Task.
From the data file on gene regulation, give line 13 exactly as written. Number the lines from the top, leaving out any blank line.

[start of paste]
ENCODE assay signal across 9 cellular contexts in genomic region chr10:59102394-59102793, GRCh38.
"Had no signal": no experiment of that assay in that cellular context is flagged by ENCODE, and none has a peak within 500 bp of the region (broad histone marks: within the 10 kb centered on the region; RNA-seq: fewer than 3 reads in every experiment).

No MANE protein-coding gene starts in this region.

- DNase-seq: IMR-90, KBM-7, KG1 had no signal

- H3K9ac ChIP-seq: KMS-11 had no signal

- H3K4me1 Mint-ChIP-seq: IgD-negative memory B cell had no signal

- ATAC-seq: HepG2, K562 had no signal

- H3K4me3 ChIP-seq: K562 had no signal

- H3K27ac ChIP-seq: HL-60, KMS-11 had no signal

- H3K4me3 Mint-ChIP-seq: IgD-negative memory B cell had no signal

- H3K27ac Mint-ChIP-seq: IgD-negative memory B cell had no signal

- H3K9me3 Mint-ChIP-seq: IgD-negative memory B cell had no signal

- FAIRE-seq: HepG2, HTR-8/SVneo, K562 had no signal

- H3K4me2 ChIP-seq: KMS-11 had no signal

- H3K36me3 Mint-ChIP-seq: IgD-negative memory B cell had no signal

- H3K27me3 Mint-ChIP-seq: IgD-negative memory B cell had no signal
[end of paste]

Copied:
- FAIRE-seq: HepG2, HTR-8/SVneo, K562 had no signal